Tag Archives: Clay Soil Conditions

Sinkhole Tragedy Strikes Canada

I do not like to necessarily post about every sinkhole that is reported in the news, but this is a big one.
Apparently, the geology of Canada is much akin to those areas in the United States impacted by sinkhole activity.

After reading this, I called a geologist who I know has done a lot of work throughout North America.  His comment about Canada is that it has much of the same overall geology as we find in areas in the United States where sinkholes are present.  You are going to look for shallow limestone or clay soil conditions and a rising and falling water table.

Sinkhole activity, he said, is about soil density.  When conditions such as this are present, you can see dramatic catastrophic collapses such as that shown in this video.

Cracks In Home Expand in Summer and Contract in Winter

Damage that only gets worse in warmer months

If you find that your home’s damage stops during the colder months, this doesn’t mean that it’s simply stopped getting worse and you don’t have to worry about it anymore. While you may get a break during the winter, keep an eye out in the spring for the same damage to get increasingly more severe.

You may have sinkhole activity at the home, but you may also have other conditions as well.  Sinkhole activity is impacted by the dissolution of limestone near or beneath the structure.  This dissolution often occurs when the water table near your home rises and falls.

Therefore, when the water level shifts throughout the year, so may the health of your home.

Why this happens

In homes with clay type soils, water can cause the soil to expand and contract. This process is more often referred to as “shrink-swell clays,” and often serves as a basis to deny a sinkhole claim.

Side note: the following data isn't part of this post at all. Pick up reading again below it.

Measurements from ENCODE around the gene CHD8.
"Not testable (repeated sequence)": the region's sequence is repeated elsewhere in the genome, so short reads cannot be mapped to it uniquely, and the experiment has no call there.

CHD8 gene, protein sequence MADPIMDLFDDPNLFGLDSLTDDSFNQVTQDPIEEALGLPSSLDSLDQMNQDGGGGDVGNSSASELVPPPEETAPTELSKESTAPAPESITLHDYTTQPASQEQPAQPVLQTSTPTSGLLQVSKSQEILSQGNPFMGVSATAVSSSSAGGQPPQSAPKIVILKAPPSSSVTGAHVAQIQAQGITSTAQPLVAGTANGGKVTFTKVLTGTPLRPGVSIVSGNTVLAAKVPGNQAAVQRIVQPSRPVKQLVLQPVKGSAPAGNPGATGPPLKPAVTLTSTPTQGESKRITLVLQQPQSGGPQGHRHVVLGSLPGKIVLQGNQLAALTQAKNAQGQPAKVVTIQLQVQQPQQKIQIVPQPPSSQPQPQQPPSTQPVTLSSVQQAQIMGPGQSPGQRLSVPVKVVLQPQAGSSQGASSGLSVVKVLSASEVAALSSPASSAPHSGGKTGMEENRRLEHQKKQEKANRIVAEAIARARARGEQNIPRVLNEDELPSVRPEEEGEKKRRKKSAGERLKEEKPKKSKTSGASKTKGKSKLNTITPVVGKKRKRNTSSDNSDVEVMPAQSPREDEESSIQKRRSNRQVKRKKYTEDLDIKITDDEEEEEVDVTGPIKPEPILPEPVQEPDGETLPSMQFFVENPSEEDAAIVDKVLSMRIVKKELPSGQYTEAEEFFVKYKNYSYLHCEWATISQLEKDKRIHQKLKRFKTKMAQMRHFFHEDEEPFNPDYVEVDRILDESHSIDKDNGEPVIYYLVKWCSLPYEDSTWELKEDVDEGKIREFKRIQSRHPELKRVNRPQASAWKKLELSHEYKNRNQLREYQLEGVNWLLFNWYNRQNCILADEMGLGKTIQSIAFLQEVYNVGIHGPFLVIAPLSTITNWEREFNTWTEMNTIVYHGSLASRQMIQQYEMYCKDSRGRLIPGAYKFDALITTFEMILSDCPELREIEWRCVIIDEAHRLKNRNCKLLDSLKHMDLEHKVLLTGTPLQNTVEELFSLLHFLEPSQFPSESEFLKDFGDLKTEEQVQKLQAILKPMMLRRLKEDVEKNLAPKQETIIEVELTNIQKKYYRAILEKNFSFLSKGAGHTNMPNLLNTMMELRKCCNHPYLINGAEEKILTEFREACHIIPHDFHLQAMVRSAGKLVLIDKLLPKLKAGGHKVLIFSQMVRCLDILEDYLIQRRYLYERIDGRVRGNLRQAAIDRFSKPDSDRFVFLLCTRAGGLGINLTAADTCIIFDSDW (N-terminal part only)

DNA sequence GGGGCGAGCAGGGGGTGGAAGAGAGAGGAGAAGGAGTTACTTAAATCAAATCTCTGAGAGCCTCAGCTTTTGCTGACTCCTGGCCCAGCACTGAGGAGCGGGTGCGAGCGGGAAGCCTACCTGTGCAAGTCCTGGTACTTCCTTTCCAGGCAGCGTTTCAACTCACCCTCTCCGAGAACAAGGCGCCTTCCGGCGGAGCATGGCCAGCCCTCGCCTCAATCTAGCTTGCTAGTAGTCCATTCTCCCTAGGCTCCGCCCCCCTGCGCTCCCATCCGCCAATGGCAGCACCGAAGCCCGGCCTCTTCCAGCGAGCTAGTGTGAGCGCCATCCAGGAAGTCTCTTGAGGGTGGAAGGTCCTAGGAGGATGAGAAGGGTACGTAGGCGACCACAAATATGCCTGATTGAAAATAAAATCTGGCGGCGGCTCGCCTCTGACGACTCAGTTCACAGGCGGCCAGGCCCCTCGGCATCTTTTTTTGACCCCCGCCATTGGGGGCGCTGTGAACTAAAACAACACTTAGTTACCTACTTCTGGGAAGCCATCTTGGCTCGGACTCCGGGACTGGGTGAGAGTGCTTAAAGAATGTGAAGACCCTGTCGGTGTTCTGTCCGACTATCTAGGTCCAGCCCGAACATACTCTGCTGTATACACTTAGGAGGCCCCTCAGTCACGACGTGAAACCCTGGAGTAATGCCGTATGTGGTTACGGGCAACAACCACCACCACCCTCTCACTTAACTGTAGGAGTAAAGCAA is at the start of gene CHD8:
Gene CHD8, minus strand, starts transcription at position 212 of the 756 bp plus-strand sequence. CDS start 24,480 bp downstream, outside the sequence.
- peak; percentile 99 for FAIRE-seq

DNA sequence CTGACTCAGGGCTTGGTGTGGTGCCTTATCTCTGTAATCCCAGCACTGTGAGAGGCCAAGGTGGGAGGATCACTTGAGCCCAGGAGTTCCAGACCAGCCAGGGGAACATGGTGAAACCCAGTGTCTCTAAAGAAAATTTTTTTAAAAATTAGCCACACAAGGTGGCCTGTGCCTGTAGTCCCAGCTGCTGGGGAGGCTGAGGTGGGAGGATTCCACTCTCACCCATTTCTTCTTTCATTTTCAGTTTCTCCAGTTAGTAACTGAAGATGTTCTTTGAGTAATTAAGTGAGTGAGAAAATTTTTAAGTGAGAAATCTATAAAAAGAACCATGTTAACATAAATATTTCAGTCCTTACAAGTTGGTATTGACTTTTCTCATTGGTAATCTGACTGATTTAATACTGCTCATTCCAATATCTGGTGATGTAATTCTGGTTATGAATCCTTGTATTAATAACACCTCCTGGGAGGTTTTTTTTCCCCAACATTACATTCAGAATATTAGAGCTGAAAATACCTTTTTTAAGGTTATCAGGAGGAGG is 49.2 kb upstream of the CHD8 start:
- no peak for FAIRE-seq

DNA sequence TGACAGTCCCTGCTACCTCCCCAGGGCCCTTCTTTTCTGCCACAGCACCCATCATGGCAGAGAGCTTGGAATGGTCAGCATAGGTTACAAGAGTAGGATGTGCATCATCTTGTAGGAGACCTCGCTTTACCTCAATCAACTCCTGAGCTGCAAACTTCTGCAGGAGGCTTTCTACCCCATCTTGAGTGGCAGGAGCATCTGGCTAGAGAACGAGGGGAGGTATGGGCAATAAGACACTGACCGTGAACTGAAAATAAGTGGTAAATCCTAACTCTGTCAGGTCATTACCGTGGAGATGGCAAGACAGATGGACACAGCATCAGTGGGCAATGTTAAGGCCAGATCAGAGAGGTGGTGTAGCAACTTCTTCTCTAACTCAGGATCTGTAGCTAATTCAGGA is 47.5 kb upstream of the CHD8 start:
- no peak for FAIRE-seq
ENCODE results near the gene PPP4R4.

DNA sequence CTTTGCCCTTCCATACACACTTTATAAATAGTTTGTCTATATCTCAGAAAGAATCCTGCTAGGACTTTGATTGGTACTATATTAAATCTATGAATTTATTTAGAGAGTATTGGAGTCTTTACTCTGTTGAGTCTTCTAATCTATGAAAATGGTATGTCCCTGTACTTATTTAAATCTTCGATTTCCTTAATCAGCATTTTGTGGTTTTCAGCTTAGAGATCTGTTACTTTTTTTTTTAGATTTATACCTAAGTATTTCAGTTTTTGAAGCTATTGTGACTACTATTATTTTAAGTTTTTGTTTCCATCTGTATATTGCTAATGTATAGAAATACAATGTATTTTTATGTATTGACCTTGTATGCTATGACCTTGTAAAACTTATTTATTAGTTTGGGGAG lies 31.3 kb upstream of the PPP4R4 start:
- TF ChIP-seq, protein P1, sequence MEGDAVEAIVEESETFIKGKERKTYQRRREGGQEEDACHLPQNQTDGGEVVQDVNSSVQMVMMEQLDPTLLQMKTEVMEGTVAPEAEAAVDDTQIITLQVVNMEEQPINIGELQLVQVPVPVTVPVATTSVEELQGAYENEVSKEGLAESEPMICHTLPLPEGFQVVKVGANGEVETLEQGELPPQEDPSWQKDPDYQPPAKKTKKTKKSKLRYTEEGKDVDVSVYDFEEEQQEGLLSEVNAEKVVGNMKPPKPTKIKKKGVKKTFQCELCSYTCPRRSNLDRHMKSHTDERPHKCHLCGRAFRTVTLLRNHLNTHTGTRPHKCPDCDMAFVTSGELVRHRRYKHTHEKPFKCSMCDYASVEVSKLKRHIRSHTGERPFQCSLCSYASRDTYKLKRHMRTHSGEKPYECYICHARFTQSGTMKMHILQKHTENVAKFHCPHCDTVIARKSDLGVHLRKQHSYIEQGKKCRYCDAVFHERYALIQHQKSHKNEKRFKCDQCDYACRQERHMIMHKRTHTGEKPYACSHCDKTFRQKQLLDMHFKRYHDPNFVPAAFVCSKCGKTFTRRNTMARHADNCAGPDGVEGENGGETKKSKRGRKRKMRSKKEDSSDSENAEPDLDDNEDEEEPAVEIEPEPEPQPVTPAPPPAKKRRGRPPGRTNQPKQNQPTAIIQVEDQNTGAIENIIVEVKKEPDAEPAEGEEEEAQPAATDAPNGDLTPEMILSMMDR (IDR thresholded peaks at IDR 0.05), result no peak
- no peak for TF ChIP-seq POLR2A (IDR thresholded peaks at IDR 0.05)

Thus, during long periods of extreme dryness and extreme rain, it is not uncommon to experience a stopping and starting of the damage. You may additionally check to see if the damage is caused by a tree, as seasonal fluctuations in clay soils from trees can look similar.

What to do

My suggestion would be for you to make some kind of record of the seasonal foundational damage, either through photographing the damage alongside a ruler and noting the date.  Go back to the same damage weeks later, with the same ruler and photograph the damage again.

This will provide you a basis to fully understand the nature of the soil conditions, damage and whether it is active.  Note, if you believe the damage may be sinkhole related, or just if you believe the damage is getting worse, it may be appropriate for you to notify your insurance company.  Certainly, do not consider changing your insurance company, if you are, until such time as you get a sense of this situation.